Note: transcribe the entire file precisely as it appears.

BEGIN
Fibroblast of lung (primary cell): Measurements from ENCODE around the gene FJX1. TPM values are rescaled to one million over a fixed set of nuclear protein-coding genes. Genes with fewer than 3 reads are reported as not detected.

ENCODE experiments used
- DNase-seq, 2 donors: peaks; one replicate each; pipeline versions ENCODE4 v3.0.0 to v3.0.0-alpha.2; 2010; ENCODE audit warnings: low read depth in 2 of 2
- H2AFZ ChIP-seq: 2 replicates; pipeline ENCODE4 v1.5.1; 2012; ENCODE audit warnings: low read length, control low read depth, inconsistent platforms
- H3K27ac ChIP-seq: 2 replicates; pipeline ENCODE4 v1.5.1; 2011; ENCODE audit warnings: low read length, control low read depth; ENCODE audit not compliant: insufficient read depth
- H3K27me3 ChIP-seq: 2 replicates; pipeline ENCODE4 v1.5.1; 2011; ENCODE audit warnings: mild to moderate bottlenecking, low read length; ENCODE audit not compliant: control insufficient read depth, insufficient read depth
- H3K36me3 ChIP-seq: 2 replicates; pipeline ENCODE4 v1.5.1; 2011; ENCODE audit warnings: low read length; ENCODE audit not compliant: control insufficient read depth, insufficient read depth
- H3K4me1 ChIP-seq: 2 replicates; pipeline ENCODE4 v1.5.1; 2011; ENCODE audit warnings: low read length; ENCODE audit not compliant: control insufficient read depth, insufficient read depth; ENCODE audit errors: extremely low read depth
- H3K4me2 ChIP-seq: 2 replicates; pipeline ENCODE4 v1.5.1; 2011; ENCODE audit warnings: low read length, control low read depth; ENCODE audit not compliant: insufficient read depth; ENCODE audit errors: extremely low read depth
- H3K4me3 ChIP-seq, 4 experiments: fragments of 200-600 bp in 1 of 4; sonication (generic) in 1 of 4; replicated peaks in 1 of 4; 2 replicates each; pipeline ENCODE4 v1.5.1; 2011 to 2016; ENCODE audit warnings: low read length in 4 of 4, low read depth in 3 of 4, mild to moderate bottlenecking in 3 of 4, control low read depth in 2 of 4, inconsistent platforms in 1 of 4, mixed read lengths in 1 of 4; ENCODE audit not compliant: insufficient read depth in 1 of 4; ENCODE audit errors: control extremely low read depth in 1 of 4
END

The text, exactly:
Fibroblast of lung (primary cell): Measurements from ENCODE around the gene FJX1. TPM values are rescaled to one million over a fixed set of nuclear protein-coding genes. Genes with fewer than 3 reads are reported as not detected.

ENCODE experiments used
- DNase-seq, 2 donors: peaks; one replicate each; pipeline versions ENCODE4 v3.0.0 to v3.0.0-alpha.2; 2010; ENCODE audit warnings: low read depth in 2 of 2
- H2AFZ ChIP-seq: 2 replicates; pipeline ENCODE4 v1.5.1; 2012; ENCODE audit warnings: low read length, control low read depth, inconsistent platforms
- H3K27ac ChIP-seq: 2 replicates; pipeline ENCODE4 v1.5.1; 2011; ENCODE audit warnings: low read length, control low read depth; ENCODE audit not compliant: insufficient read depth
- H3K27me3 ChIP-seq: 2 replicates; pipeline ENCODE4 v1.5.1; 2011; ENCODE audit warnings: mild to moderate bottlenecking, low read length; ENCODE audit not compliant: control insufficient read depth, insufficient read depth
- H3K36me3 ChIP-seq: 2 replicates; pipeline ENCODE4 v1.5.1; 2011; ENCODE audit warnings: low read length; ENCODE audit not compliant: control insufficient read depth, insufficient read depth
- H3K4me1 ChIP-seq: 2 replicates; pipeline ENCODE4 v1.5.1; 2011; ENCODE audit warnings: low read length; ENCODE audit not compliant: control insufficient read depth, insufficient read depth; ENCODE audit errors: extremely low read depth
- H3K4me2 ChIP-seq: 2 replicates; pipeline ENCODE4 v1.5.1; 2011; ENCODE audit warnings: low read length, control low read depth; ENCODE audit not compliant: insufficient read depth; ENCODE audit errors: extremely low read depth
- H3K4me3 ChIP-seq, 4 experiments: fragments of 200-600 bp in 1 of 4; sonication (generic) in 1 of 4; replicated peaks in 1 of 4; 2 replicates each; pipeline ENCODE4 v1.5.1; 2011 to 2016; ENCODE audit warnings: low read length in 4 of 4, low read depth in 3 of 4, mild to moderate bottlenecking in 3 of 4, control low read depth in 2 of 4, inconsistent platforms in 1 of 4, mixed read lengths in 1 of 4; ENCODE audit not compliant: insufficient read depth in 1 of 4; ENCODE audit errors: control extremely low read depth in 1 of 4